I can't predict the future. And actually even the immediate past is foggy, too, but I feel confident that when it came time for most viewers to turn the game off and go to bed, that they, like me, ignored the responsible impulse and kept right on watching. The storm even eased up considerably as if some spectator up above was moving clouds out of the way to get a better view. And on 3rd and 5, about three seconds after things had become desperate, one of the gunslinger's bullets hung in the air for about a whole minute, waiting for Fate's coin to stop spinning through the air and finally lay flat. It might've been a completion, which would lead to a first down, and others then finally a game-winning field goal. It might've been another Favre-live interception that ended with him holding his face mask to keep from reaching out and demanding he have the throw back. 

But I'm sure you know who it all went down. You were watching, just like me. Right now, I'm not afraid to say that the real, great fantasy would be more football like that.

J E Cammon is a writer working and living in the Atlanta area. Some of his writings can be found at He isn't the fan of any particular team. He's a fan of sport, and the sportsmen and women who practice the pursuit of perfection.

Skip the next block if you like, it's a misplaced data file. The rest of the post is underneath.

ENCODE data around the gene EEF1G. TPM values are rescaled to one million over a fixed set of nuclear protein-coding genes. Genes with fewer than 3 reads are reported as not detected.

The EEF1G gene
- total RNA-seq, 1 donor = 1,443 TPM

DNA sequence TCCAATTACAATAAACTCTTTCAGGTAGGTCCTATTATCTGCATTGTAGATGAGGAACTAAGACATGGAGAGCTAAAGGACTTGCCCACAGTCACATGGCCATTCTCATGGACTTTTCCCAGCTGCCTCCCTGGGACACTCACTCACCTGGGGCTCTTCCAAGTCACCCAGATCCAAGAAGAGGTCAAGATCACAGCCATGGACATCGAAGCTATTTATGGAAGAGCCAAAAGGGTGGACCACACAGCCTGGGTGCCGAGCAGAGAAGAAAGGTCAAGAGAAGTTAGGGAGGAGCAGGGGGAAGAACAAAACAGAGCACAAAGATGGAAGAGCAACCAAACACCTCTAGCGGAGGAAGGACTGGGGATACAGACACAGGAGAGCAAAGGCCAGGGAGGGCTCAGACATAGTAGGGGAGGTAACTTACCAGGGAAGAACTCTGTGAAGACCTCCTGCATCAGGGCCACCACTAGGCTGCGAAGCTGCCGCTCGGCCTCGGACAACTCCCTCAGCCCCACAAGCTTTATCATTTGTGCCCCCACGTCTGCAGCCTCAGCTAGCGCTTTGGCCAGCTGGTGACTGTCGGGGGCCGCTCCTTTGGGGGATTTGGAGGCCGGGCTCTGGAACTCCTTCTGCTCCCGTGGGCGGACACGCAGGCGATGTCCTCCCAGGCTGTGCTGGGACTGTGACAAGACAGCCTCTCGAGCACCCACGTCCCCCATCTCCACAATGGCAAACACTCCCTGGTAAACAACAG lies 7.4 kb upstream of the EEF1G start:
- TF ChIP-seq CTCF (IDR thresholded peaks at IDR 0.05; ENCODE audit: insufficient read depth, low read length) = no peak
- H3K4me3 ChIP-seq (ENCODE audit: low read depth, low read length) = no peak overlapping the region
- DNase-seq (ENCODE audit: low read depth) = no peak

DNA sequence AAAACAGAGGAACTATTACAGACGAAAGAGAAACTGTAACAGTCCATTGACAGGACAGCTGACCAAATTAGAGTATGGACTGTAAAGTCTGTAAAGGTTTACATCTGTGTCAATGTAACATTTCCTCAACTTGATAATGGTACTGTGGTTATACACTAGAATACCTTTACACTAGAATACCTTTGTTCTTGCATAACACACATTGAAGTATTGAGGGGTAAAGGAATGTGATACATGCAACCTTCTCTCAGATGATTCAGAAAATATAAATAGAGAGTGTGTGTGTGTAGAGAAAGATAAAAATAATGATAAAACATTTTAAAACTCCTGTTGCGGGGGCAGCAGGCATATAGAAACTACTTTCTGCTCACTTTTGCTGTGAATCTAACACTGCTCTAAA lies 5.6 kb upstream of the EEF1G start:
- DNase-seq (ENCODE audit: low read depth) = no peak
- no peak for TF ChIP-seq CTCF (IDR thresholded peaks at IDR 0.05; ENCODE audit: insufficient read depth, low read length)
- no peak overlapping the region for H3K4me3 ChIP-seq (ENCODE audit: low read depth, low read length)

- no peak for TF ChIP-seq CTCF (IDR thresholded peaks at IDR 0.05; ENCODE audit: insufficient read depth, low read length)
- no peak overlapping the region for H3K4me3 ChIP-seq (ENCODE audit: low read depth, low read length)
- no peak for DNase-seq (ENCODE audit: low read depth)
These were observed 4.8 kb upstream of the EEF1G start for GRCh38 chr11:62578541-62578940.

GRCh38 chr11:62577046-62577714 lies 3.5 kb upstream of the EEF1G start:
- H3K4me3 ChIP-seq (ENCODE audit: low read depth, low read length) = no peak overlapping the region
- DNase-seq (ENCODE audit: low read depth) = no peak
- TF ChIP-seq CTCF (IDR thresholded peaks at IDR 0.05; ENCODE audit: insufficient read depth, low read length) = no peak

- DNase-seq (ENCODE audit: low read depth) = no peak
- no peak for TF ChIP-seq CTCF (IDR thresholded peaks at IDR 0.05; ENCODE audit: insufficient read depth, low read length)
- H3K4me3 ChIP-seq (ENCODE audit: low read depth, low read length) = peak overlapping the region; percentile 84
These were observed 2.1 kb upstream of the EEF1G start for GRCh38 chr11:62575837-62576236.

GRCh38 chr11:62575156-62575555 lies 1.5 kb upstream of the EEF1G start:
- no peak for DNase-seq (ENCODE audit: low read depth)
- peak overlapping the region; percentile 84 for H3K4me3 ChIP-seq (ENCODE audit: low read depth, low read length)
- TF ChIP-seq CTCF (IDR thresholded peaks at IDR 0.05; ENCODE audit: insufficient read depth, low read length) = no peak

Saturday, October 9, 2010

NFC East: Week 4 Round Up

by: Autumn Arnett Jones

It was supposed to be the match-up of the week: Redskins @ Eagles, McNabb’s return to Philly, two of the decade’s most prolific quarterbacks struggling to redeem themselves in an exciting NFC East face-off.
What transpired instead was much less epic.  McNabb did not get booed as many predicted (and maybe hoped?).  Instead, Philly fans gave him a standing ovation when he was introduced for the Redskins.  Shocked?  As blunt as they can be, there is no arguing the five NFC East titles and one Superbowl appearance McNabb led the squad to in his 11 years in green and black. 

Here’s what was interesting: the Redskins’ defensive line learned how to hit. Hard. Mike Vick fell victim to the Redskins’ improvements and went out with a rib injury in the first quarter.  So much for the Monday morning storyline.  Enter Kevin Kolb, and the Eagles would struggle both offensively and defensively for the remainder of the game, making the last three and a half quarters painful even for Skins fans.  In the end, the Skins pulled out a sloppy win to sit atop the conference, but the team still has a lot of work to do if they’d like to remain in the number one spot.